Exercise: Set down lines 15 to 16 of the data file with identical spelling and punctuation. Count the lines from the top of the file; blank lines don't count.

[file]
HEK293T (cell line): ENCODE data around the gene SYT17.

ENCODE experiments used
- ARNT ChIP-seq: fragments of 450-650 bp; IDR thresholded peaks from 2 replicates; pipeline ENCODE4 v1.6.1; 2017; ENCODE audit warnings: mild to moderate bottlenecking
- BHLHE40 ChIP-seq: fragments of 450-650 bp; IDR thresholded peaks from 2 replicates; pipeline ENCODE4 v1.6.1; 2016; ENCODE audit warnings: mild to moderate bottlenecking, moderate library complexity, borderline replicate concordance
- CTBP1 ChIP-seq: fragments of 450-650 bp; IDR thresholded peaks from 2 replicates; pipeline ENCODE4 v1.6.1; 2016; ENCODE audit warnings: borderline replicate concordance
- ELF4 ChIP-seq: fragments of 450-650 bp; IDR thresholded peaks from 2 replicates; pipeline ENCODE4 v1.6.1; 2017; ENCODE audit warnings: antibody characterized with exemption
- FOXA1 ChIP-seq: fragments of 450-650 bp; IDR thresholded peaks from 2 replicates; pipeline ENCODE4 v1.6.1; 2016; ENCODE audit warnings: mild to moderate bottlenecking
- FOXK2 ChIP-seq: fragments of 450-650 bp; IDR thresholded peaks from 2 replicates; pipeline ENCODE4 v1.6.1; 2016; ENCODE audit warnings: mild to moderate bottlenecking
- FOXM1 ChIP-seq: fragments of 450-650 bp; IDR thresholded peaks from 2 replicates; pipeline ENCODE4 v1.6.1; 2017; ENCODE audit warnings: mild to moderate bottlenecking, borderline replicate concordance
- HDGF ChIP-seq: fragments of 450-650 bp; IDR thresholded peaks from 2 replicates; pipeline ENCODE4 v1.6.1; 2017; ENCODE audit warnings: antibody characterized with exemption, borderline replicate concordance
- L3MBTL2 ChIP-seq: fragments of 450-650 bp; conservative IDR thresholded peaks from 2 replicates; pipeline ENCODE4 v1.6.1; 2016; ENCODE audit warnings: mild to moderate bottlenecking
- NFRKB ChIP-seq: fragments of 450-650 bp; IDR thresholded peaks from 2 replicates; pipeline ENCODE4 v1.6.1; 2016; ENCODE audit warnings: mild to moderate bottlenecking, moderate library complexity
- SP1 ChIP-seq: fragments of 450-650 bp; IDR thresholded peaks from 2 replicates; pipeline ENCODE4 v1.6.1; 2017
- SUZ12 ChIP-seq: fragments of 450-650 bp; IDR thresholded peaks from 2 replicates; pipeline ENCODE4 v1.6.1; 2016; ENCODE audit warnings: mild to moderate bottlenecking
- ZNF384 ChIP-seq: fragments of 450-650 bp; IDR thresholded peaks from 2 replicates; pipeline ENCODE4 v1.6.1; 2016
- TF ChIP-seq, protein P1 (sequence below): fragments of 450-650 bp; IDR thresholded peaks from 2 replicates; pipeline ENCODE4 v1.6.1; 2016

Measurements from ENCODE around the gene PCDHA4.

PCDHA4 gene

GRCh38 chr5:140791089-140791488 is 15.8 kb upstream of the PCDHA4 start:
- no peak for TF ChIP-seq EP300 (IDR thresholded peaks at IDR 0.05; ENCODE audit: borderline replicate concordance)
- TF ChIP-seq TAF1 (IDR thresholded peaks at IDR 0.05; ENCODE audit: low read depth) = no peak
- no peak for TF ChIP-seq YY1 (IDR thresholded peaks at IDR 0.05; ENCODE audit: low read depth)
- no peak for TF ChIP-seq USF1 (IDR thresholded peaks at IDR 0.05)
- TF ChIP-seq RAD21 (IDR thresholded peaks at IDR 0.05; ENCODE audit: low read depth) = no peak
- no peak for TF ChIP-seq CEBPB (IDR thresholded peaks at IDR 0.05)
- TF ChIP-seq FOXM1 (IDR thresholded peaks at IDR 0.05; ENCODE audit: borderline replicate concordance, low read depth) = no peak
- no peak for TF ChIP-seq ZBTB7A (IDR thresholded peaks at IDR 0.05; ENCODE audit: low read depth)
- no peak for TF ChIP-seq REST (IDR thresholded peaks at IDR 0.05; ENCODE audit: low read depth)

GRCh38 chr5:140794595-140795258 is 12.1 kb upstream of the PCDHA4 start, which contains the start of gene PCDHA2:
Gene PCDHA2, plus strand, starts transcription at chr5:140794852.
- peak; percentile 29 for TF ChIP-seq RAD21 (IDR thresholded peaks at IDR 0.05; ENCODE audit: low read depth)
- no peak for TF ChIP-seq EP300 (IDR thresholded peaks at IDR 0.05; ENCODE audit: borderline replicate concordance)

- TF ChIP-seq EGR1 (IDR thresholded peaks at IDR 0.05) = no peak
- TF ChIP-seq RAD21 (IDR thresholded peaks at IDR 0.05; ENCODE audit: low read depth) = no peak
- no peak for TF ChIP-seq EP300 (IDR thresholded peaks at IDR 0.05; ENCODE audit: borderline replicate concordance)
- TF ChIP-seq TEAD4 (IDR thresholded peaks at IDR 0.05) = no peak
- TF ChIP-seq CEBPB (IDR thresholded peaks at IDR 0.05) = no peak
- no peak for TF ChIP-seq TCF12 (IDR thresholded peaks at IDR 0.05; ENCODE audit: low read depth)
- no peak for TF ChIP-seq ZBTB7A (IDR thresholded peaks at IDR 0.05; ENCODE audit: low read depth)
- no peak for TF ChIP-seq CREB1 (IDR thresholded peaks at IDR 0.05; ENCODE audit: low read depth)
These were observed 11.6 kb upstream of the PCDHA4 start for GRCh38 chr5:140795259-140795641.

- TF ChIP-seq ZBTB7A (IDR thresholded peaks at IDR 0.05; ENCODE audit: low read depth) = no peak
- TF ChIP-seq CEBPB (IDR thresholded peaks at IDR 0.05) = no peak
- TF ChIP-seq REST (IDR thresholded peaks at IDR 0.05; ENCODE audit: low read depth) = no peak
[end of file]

- ZNF384 ChIP-seq: fragments of 450-650 bp; IDR thresholded peaks from 2 replicates; pipeline ENCODE4 v1.6.1; 2016
- TF ChIP-seq, protein P1 (sequence below): fragments of 450-650 bp; IDR thresholded peaks from 2 replicates; pipeline ENCODE4 v1.6.1; 2016